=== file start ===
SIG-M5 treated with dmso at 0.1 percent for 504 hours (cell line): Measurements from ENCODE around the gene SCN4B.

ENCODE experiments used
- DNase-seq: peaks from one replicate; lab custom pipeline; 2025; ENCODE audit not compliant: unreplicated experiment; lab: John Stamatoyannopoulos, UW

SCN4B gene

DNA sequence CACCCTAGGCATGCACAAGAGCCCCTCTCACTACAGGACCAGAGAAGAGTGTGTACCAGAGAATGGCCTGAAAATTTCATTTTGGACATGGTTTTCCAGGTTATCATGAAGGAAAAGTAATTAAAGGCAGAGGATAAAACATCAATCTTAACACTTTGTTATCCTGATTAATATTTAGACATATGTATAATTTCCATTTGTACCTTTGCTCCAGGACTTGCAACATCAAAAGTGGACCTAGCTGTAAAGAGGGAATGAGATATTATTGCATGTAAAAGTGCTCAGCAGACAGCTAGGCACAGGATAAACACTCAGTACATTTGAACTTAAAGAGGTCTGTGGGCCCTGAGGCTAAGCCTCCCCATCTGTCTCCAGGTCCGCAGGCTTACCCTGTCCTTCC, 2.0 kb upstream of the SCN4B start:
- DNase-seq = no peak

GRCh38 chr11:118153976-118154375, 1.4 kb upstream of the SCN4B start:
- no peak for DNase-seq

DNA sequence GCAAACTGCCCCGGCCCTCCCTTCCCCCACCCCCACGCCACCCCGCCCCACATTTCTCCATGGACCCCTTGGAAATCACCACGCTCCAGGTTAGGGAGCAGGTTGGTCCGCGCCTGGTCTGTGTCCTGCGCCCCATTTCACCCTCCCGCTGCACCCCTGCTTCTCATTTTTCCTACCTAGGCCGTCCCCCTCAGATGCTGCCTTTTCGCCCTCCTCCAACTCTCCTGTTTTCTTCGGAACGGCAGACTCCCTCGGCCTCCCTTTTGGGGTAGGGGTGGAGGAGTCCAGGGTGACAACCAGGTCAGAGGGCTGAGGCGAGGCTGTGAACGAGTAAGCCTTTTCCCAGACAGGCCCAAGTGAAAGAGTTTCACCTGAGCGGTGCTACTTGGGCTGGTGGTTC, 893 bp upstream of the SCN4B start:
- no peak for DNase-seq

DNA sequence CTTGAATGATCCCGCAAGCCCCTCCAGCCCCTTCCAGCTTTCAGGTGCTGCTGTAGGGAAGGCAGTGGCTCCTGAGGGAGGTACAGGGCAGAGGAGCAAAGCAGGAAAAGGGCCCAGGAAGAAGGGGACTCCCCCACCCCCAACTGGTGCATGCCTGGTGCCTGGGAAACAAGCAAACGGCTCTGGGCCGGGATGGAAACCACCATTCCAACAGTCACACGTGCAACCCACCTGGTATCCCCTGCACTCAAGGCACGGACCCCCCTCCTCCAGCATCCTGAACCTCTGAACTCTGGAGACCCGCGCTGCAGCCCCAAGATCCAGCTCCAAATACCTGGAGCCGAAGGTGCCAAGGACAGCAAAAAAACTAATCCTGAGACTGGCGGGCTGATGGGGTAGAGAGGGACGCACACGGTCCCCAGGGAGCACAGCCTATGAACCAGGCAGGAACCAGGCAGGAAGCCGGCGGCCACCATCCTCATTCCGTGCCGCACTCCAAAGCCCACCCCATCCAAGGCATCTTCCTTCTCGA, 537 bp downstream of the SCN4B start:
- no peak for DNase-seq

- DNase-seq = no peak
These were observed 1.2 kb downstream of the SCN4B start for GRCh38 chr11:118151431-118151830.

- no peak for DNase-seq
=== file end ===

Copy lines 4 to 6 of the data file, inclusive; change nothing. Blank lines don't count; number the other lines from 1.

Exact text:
SCN4B gene

DNA sequence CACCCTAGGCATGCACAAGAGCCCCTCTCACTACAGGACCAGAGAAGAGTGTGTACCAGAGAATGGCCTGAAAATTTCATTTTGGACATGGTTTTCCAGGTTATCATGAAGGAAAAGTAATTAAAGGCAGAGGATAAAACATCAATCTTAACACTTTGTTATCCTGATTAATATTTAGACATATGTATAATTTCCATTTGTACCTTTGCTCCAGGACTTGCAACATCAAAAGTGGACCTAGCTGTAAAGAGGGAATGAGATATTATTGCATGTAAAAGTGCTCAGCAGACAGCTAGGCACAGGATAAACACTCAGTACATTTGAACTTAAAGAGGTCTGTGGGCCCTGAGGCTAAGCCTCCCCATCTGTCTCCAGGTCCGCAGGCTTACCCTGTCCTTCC, 2.0 kb upstream of the SCN4B start:
- DNase-seq = no peak